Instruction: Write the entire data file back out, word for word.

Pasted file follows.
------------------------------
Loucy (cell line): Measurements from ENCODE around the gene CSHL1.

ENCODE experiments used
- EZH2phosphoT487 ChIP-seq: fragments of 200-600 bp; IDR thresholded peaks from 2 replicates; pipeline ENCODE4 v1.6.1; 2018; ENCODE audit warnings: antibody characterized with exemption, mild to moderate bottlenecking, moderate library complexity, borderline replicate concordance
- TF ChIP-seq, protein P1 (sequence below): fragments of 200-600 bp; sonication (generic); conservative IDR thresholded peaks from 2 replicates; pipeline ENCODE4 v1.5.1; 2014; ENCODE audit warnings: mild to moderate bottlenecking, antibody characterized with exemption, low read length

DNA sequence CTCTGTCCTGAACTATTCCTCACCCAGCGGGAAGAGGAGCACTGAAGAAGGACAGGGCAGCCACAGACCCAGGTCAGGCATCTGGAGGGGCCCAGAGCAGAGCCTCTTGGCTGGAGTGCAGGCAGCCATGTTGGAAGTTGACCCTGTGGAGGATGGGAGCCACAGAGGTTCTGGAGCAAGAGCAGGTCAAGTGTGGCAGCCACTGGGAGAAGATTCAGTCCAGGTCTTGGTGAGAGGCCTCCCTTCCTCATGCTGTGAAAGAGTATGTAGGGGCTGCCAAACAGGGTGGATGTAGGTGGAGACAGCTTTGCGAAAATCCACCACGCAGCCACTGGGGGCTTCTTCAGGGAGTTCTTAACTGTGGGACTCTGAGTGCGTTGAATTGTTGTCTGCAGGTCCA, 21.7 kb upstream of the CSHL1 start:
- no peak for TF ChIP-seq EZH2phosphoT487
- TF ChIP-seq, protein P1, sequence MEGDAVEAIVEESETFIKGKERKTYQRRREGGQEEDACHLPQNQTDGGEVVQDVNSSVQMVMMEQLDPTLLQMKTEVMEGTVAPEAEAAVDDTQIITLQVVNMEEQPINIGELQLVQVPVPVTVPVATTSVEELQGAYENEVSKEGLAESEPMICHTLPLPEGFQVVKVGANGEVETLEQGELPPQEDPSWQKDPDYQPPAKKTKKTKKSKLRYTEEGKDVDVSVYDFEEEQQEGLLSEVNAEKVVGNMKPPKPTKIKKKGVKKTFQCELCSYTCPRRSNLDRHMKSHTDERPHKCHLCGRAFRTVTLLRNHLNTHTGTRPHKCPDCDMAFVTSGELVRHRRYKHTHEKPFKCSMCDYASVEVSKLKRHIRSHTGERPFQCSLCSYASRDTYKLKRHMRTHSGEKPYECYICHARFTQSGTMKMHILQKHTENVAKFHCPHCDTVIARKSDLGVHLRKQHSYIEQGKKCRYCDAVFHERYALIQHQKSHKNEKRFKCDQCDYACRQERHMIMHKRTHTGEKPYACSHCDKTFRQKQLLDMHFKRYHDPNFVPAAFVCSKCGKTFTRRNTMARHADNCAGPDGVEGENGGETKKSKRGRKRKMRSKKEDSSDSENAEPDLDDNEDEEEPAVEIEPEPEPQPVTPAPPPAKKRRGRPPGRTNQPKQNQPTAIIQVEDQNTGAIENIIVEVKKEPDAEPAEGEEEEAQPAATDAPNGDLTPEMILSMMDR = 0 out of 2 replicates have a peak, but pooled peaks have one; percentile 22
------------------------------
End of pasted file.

Loucy (cell line): Measurements from ENCODE around the gene CSHL1.

ENCODE experiments used
- EZH2phosphoT487 ChIP-seq: fragments of 200-600 bp; IDR thresholded peaks from 2 replicates; pipeline ENCODE4 v1.6.1; 2018; ENCODE audit warnings: antibody characterized with exemption, mild to moderate bottlenecking, moderate library complexity, borderline replicate concordance
- TF ChIP-seq, protein P1 (sequence below): fragments of 200-600 bp; sonication (generic); conservative IDR thresholded peaks from 2 replicates; pipeline ENCODE4 v1.5.1; 2014; ENCODE audit warnings: mild to moderate bottlenecking, antibody characterized with exemption, low read length

DNA sequence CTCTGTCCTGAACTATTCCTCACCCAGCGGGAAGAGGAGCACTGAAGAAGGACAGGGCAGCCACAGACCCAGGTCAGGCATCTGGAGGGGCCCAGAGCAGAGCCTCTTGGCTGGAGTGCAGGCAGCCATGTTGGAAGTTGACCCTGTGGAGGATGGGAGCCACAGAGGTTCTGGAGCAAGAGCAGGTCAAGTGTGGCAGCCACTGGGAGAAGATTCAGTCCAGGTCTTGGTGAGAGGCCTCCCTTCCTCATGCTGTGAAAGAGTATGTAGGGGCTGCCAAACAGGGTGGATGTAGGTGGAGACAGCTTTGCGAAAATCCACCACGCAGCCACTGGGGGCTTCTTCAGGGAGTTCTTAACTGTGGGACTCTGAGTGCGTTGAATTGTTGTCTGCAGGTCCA, 21.7 kb upstream of the CSHL1 start:
- no peak for TF ChIP-seq EZH2phosphoT487
- TF ChIP-seq, protein P1, sequence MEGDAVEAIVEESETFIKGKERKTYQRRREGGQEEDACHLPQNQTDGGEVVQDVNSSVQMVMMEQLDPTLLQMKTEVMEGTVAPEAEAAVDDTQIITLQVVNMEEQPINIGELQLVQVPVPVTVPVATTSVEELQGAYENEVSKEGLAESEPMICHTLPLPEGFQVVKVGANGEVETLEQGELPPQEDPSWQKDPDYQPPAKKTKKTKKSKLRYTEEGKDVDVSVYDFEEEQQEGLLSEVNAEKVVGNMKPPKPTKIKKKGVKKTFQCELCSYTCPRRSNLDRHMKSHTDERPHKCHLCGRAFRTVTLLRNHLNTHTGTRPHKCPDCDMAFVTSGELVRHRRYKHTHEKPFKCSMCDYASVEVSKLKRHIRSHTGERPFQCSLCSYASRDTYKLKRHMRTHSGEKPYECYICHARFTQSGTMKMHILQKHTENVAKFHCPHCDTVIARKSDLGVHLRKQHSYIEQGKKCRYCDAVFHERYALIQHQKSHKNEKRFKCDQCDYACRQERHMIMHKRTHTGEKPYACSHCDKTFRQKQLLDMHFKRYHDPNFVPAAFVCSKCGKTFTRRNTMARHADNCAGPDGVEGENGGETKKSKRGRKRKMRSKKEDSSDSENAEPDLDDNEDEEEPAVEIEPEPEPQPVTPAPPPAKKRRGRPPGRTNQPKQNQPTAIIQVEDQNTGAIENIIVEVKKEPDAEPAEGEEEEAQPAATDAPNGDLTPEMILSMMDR = 0 out of 2 replicates have a peak, but pooled peaks have one; percentile 22